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Trish with group

NATCA Leadership Speaks to Future Workforce

Trish with group

NATCA Executive Vice President Trish Gilbert, Professional Standards co-lead Josh Cooper (Southern California TRACON), National Organizing Committee and Benefits Committee Chairman John Bratcher (Razorback Approach), Manager of Outreach and National Events Kelly Richardson, and Dina Earl from SkyOne Federal Credit Union spent time Thursday, Feb. 15 speaking with a group of Federal Aviation Administration Academy students in Oklahoma City.

It was the latest in a series of regular question and answer discussions that allows academy students to learn more about the Union, ask questions, and enjoy a meal and camaraderie with fellow students and Union officials.

Trish and Josh with students

Gilbert detailed the structure of NATCA, including the departments and staff at the National Office in Washington, D.C., that work to represent them. But she also stressed that NATCA is a “volunteer army,” where the strength and solidarity of the membership is exemplified with member activists who step up to play key roles in moving the Union forward.

Gilbert told the students that while their priority right now is passing the academy and then checking out to become fully certified at their first facility, they should be aware of exciting opportunities to serve and lead in the Union down the road when the time is right.

“We really want you not just to be a member,” said Gilbert. “It’s not just about paying dues. It’s really about your activism and what you bring to the table. We have a lot of talented people who do this job and those people give freely of their time to make sure that we are all taken care of as a collective.”

Trish with students

Cooper talked about the importance of practicing and maintaining the highest level of professionalism in the workplace. He spoke of the awesome responsibility of air traffic controllers to ensure the safety of the flying public and to do it not only with skill, passion, and dedication, but with professionalism as well.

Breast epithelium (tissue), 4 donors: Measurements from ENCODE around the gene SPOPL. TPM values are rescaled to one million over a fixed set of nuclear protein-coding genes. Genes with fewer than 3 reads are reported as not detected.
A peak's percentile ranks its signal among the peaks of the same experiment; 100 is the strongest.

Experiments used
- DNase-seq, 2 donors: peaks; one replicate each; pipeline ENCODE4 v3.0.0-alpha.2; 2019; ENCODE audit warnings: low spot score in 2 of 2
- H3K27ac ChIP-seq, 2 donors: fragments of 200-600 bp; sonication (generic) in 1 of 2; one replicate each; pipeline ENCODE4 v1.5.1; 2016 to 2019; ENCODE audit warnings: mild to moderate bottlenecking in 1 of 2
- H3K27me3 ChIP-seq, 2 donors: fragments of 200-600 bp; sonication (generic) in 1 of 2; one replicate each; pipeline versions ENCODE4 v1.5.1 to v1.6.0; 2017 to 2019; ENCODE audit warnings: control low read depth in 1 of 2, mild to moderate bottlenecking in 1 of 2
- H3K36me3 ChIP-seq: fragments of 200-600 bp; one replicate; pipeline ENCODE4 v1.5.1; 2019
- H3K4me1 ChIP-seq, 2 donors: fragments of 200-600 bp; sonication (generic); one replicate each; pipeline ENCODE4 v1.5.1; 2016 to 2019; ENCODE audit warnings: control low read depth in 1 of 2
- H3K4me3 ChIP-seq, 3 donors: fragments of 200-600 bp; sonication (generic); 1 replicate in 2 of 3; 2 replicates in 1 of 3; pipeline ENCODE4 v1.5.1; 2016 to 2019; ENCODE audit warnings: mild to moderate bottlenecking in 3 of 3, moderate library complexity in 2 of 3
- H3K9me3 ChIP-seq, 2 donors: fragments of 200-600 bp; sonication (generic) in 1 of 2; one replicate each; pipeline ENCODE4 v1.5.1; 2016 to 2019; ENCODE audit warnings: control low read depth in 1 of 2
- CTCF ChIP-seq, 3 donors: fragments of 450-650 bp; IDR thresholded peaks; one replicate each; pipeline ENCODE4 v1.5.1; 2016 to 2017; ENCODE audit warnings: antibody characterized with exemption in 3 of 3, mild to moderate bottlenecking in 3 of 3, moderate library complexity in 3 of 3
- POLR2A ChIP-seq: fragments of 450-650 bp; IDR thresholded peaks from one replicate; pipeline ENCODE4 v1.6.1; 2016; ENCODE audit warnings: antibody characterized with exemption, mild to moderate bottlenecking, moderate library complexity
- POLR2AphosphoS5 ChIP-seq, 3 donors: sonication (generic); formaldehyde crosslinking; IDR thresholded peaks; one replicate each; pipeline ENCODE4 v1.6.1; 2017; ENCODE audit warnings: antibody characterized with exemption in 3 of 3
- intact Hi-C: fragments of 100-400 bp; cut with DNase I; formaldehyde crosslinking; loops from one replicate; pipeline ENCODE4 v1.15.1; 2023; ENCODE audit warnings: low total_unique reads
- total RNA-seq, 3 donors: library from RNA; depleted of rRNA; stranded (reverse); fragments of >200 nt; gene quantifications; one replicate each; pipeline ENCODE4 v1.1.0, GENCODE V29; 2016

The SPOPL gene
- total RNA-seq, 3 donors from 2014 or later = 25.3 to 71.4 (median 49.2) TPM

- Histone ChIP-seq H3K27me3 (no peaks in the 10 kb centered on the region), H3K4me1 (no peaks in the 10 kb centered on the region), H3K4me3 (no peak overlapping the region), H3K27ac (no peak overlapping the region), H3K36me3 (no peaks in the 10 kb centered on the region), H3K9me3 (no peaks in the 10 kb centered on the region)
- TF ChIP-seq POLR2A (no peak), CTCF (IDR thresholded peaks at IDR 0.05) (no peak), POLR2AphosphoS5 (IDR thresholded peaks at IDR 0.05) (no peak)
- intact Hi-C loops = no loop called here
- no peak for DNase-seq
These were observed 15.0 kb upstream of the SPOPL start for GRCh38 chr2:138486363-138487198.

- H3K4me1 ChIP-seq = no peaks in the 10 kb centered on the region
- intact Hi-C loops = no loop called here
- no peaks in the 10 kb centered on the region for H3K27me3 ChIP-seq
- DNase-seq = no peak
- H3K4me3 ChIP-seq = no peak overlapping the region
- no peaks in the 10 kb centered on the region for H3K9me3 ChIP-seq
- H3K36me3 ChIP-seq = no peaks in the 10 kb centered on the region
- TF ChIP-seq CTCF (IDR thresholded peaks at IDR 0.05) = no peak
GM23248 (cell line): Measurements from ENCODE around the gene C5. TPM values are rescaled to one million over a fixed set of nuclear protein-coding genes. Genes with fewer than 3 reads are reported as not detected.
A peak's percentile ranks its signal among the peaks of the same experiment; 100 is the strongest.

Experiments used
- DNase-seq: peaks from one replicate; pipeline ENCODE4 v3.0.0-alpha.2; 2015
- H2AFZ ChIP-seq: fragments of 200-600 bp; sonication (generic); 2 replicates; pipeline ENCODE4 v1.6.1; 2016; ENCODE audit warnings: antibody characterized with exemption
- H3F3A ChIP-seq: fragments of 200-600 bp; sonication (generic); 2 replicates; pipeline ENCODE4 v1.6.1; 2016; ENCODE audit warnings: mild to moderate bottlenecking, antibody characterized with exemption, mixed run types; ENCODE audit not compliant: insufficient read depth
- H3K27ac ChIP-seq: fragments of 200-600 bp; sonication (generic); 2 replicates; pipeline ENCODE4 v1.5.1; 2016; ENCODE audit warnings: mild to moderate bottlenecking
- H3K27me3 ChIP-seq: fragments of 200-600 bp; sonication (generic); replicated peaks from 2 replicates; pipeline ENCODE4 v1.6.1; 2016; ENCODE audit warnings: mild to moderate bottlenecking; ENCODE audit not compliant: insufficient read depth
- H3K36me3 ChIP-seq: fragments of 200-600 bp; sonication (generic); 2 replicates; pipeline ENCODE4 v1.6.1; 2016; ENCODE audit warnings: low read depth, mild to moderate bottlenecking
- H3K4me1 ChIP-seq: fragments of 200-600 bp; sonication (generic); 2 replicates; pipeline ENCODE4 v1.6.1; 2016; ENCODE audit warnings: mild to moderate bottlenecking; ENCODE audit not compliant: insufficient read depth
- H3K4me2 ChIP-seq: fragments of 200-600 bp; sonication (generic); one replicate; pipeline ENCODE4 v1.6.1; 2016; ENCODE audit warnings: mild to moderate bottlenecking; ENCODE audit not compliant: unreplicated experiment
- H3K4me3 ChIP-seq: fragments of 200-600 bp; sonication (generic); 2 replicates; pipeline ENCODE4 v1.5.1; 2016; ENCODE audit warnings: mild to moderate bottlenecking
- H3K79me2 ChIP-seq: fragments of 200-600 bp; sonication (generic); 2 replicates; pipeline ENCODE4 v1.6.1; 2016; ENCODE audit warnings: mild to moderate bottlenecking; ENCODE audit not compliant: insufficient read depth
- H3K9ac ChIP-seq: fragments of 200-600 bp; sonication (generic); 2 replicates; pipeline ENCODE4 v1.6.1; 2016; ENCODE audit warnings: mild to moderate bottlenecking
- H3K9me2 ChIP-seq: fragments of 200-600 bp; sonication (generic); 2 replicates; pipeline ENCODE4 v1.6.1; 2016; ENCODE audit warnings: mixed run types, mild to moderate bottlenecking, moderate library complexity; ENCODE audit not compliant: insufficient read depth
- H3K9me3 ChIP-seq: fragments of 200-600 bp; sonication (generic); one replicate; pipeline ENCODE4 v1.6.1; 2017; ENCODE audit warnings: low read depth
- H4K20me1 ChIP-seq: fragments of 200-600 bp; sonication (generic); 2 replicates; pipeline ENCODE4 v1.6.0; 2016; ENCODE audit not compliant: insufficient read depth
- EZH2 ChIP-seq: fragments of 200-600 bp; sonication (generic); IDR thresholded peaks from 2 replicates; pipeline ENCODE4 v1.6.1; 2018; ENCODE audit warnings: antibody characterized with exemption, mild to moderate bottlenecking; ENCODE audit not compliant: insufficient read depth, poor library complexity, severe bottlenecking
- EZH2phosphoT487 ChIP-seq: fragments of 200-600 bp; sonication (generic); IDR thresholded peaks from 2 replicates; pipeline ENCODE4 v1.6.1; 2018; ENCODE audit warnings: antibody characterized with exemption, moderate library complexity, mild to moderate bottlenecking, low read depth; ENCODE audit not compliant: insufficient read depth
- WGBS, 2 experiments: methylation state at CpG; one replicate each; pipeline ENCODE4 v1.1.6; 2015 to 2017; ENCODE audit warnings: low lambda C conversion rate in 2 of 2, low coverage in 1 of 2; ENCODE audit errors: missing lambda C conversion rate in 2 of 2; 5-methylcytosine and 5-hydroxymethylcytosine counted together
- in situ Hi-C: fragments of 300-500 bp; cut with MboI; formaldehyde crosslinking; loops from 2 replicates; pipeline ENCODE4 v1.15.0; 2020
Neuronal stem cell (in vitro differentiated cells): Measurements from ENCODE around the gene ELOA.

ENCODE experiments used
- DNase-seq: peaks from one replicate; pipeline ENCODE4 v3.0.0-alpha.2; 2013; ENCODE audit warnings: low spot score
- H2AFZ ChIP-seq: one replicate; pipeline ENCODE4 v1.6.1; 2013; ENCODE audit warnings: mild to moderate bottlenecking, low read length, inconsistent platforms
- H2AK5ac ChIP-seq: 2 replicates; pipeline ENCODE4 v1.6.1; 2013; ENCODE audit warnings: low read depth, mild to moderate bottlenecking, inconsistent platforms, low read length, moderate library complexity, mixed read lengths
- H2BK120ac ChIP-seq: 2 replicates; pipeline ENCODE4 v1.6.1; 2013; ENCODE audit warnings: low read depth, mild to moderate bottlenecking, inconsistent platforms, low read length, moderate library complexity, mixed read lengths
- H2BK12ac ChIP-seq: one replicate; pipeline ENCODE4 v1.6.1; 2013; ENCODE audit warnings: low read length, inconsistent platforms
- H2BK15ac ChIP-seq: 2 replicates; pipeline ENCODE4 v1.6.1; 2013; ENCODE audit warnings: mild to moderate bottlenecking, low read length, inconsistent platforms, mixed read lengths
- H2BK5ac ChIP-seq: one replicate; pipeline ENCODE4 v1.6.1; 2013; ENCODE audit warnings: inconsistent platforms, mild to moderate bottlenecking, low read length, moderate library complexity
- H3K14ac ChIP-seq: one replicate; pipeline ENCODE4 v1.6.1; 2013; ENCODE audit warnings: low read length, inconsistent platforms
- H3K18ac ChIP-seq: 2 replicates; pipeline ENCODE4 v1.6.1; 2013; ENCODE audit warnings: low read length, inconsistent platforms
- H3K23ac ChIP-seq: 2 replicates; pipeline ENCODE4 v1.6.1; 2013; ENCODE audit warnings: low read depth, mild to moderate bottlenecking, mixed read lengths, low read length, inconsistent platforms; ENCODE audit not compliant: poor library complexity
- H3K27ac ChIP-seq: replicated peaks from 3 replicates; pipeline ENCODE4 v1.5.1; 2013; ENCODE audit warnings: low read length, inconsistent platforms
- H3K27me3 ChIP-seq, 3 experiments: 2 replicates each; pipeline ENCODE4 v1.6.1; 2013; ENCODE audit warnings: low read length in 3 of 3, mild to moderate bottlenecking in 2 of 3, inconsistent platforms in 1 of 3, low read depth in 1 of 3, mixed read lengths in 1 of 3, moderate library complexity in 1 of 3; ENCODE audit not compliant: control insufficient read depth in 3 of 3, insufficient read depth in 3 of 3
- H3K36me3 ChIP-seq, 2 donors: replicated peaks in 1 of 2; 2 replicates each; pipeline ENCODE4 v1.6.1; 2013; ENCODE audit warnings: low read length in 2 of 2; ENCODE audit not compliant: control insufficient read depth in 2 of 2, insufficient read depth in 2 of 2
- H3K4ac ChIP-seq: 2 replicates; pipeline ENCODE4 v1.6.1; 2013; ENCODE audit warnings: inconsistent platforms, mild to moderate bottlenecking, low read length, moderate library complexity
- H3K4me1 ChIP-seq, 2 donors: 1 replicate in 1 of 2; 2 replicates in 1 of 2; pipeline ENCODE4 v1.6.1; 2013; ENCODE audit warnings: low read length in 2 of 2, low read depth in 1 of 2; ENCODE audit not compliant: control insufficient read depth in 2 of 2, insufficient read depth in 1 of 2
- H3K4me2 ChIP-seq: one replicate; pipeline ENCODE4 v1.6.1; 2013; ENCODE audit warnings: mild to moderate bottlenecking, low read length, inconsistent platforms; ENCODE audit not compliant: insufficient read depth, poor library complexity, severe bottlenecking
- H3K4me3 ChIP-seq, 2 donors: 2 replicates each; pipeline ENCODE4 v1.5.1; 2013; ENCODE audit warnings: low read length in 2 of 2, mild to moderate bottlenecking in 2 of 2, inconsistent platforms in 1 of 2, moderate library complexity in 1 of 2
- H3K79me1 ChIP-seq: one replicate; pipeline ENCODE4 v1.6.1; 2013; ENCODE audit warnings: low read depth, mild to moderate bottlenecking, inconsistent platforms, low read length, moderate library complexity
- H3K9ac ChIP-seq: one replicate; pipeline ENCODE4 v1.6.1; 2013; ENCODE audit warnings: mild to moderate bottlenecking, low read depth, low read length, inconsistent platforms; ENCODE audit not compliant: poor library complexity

“Mothers and daughters fly—brothers and sisters, sons and daughters, the elderly, infants, military members deploying or coming home from war—they all trust us to do our jobs,” Cooper said. “Most people don’t even know what we do and they still trust us to do our jobs. It’s on us to maintain that professionalism so we can keep that trust. And that goes for both on and off-duty.”

Cooper had a simple closing message for the students: “Stay positive, work hard, and get it done. That’s really what it comes down to.”

Bratcher detailed the array of valuable benefits available to NATCA members, including the Aviation Medicine Advisory Service (AMAS), and long-term disability insurance through Unum that protects members in the event they lose their medical. As a member of NATCA’s Slate Book contract team, Bratcher also detailed the value of the strong collective bargaining agreements that the Union has negotiated on behalf of its members.

“We are always looking for ways to add value to our membership,” he said.

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